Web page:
HomeRegional Geopolitics'Hot Winters' Ahead For Pakistan; Flawed Targeting Of Refugees Could Split The...

‘Hot Winters’ Ahead For Pakistan; Flawed Targeting Of Refugees Could Split The Country Again: OPED



The mass deportation of Afghan refugees from Pakistan is indicative of a growing disenchantment between the Pakistani military-controlled establishment and the Afghan Taliban government in Kabul.

This shift in dynamics, merely over two years after the Taliban’s ascendancy to power in August 2021 with Pakistan’s active support, exposes inherent flaws in and failure of Islamabad’s strategic calculations.

It was never a matter of how but when these two entities would clash, foretold by the reversing nature of their relations.

As a result of this growing discord between Islamabad and Kabul, it has gradually given renewed impetus to the Pashtun nationalist movement.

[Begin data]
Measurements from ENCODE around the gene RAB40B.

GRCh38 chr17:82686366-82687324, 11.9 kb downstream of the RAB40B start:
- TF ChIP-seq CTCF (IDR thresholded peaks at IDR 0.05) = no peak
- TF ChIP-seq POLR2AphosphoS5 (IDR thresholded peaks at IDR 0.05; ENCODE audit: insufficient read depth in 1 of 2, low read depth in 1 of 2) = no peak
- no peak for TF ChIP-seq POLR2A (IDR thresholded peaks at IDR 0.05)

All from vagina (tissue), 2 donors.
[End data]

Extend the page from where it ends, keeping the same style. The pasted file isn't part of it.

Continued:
The nationalist movement advocates establishing a unified homeland, the Pashtunistan, for the Pashtuns across the marginalized and largely underdeveloped tribal region. Formerly Federally Administered Tribal Areas (FATA) and North Western Frontier Province (NWFP) form the Khyber-Pakhtunkhwa province.

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This is the antithesis of the initial euphoria that swept through the ranks of Pakistan’s administration, notably within its influential Pakistan Army, following the Afghan Taliban’s swift takeover of Kabul in 2021.